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Mon Dec 31, 2012, 04:55 AM

"The Fiscal Cliff Is Just a Long-Overdue Hangover" - Harvard Business Review

"US annual GDP is just over $15 trillion. So the sum of the cuts ($1.2 trillion) over ten years is just over seven percent of one year's GDP. If this amount were to be cut in one year, it would indeed cause a Depression-level contraction. It would be a monumentally bad idea, right up there with Hoover's 1932 tax hikes. But the actual cut for 2013 is a tenth of that figure, less than one percent of GDP, each year, over ten years, which is far less dramatic.....

So the real effect of the fiscal cliff, on the cuts' side at least, is less than one percent of GDP a year (assuming strong negative fiscal multipliers), half of which is in a defense budget that is bigger now than it was at the height of the Cold War and desperately needs downsizing. Indeed, after the cuts the real rate of growth in both defense and discretionary programs will still be around 1.5 percent a year. Jumping over the cliff does not even produce an absolute decline in spending.

But of course, the cuts are only half the story the other portion of the cliff comes in the form of tax hikes. Payroll taxes will go back up to their 2009 level, while income tax rates will rise across the board to where they were in the 1990s. Americans will pay, by one estimate, up to $400 more a year in taxes for the bottom 20 percent of earners, up to $14,000 a year more for the top 20 percent of earners, and up to $120,000 a year more for the top one percent.Yet even then, at the end of this ten-year phase-in of higher taxes and lower spending, Americans will still pay less in tax than practically all other taxpayers in rich countries.....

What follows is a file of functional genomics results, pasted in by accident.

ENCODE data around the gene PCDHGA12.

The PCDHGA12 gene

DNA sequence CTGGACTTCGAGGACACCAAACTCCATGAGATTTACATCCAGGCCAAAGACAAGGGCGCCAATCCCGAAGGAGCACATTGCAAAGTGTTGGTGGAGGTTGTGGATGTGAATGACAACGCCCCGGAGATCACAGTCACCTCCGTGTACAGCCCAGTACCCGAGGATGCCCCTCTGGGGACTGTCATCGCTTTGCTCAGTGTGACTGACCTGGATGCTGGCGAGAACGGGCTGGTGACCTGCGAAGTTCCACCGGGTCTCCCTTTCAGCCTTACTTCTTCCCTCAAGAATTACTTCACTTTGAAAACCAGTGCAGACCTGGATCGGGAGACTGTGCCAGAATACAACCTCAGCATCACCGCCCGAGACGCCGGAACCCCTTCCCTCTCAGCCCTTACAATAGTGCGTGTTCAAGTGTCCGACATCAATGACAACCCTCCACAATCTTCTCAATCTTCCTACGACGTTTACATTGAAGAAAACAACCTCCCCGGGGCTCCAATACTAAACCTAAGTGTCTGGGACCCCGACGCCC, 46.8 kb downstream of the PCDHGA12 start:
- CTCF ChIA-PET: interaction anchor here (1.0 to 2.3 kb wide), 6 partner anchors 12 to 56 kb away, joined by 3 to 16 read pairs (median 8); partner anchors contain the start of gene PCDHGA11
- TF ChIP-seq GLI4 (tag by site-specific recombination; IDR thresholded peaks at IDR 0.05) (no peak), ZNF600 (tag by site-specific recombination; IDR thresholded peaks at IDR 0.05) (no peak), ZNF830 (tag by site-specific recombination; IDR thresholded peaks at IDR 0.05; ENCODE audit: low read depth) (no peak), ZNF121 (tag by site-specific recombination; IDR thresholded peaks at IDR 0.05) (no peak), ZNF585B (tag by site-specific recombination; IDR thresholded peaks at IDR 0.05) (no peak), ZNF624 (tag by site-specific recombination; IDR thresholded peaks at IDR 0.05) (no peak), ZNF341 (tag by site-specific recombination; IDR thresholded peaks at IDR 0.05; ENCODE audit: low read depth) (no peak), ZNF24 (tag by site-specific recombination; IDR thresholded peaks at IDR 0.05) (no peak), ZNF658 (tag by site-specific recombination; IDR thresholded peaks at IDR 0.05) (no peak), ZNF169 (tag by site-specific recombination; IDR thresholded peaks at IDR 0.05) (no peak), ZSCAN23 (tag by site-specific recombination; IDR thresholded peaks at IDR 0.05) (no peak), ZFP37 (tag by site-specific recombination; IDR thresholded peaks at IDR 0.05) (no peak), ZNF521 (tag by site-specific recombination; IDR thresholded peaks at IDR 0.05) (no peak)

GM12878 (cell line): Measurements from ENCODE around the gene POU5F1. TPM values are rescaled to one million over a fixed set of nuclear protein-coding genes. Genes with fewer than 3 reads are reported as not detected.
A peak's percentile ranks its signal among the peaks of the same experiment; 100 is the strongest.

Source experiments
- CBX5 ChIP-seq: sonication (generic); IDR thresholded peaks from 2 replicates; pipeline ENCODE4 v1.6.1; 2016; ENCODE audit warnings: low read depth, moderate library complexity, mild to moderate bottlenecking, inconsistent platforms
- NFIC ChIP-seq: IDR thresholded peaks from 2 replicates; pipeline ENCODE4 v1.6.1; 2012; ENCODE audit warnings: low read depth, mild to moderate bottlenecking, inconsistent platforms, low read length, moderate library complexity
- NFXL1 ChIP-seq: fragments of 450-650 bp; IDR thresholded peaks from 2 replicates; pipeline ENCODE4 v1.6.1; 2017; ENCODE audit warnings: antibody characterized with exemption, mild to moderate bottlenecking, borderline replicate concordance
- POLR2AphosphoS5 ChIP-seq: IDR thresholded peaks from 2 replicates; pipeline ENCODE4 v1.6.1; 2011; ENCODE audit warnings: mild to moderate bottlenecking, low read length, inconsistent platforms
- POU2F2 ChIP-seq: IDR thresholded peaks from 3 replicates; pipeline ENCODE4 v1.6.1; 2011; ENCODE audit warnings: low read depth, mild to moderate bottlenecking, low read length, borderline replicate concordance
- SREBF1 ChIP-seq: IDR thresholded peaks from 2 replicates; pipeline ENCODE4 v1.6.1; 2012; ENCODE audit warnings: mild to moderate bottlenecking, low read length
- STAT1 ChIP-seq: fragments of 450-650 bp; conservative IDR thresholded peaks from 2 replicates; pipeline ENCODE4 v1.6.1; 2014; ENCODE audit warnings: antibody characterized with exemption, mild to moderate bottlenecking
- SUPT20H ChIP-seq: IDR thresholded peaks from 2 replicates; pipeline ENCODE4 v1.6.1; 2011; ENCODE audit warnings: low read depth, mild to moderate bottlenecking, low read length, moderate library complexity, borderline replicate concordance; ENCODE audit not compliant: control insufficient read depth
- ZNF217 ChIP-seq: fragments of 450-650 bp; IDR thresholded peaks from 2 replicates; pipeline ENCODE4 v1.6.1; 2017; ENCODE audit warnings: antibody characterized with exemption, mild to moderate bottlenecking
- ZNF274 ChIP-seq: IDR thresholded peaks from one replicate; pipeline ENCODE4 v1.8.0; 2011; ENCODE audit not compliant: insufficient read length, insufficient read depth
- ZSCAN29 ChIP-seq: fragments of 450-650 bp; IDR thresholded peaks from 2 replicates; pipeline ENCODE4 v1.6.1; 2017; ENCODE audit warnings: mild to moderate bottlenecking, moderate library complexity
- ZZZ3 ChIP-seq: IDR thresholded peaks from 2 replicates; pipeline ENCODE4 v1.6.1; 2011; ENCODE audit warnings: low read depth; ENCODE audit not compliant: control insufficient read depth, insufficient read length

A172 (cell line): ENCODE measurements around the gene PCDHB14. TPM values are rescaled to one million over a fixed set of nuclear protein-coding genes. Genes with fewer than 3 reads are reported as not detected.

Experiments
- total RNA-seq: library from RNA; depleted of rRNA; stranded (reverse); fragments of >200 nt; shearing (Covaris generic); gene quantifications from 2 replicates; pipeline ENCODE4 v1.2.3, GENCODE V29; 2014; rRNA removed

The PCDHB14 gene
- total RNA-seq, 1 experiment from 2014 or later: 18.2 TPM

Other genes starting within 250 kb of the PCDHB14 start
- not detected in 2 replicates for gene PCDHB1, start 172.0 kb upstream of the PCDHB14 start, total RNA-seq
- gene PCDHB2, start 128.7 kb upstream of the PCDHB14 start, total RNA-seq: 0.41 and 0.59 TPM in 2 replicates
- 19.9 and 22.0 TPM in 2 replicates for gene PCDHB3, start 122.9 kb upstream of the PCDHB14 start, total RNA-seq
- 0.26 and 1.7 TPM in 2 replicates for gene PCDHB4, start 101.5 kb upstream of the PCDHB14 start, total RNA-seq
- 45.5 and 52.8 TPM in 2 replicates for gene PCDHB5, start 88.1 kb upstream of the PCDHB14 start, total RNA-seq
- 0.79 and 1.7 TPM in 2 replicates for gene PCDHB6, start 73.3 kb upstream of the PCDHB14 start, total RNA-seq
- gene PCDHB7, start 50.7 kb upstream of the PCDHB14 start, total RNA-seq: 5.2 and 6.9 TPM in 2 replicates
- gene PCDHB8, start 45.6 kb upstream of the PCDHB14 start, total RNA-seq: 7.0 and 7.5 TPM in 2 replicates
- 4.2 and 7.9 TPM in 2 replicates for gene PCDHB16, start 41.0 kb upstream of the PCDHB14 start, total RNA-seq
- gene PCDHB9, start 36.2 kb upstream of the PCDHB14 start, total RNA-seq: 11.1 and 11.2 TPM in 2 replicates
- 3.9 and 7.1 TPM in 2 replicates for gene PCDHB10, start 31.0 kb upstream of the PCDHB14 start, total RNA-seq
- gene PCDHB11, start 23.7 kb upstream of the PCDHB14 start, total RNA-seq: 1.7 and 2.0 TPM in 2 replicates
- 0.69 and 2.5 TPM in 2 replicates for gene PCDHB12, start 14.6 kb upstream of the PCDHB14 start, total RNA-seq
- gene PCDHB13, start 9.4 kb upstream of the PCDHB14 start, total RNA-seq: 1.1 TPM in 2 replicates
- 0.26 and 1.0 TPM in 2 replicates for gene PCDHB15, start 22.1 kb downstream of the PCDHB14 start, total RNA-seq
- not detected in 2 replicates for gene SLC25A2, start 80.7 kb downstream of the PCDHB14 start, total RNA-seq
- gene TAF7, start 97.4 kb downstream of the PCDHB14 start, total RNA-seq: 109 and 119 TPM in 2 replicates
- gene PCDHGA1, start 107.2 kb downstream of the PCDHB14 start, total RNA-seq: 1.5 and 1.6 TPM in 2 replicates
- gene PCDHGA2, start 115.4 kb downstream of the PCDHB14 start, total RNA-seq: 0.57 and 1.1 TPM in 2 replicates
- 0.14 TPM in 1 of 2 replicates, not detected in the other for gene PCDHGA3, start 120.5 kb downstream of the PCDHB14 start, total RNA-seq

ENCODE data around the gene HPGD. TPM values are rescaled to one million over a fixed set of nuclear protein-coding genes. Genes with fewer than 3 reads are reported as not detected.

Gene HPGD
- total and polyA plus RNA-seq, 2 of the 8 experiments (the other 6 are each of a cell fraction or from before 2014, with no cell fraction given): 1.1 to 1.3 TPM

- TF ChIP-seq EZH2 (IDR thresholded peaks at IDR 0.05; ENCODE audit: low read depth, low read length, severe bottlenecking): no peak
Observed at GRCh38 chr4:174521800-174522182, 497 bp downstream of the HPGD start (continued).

Since the Bush tax cuts of the early 2000s, the US federal government has taken in about 18 percent of GDP in revenues while spending 25 percent. That's where the US budget deficit comes from. Multiply that over time, and you get a large proportion of the "out of control debt" that Congress has been banging on about since 2008. But if Congress really cares about the level of debt, then raising taxes and cutting spending are precisely what's needed."

http://blogs.hbr.org/cs/2012/12/the_fiscal_cliff_is_just_a_lon.html



There are 2 main reasons for the deficit: tax cuts & big war.
not Medicare or Social Security.

Please call the White House 202-456-1111, and your rep (202) 224-3121!

Tell them NO CHAINED CPI, no cuts to Social Security, it does not add one nickel to the deficit! Cut Defense instead (it is the elephant in the room).

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Reply "The Fiscal Cliff Is Just a Long-Overdue Hangover" - Harvard Business Review (Original post)
grahamhgreen Dec 2012 OP
Skittles Dec 2012 #1
Kolesar Dec 2012 #2
grahamhgreen Dec 2012 #3

Response to grahamhgreen (Original post)

Mon Dec 31, 2012, 05:04 AM

1. I don't like the comparison of taxes in other countries

people there get healthcare for their taxes while we get senseless wars

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Response to grahamhgreen (Original post)

Mon Dec 31, 2012, 06:30 AM

2. $120 Billion/year is about the cost of the Iraq War

back when that was roaring. This should be easy, cut Boeing and Lockheed's gravy.

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Response to Kolesar (Reply #2)

Mon Dec 31, 2012, 11:41 AM

3. There are 2 main reasons for the deficit: tax cuts & big war.

Dems should not be fighting for either, IMHO.

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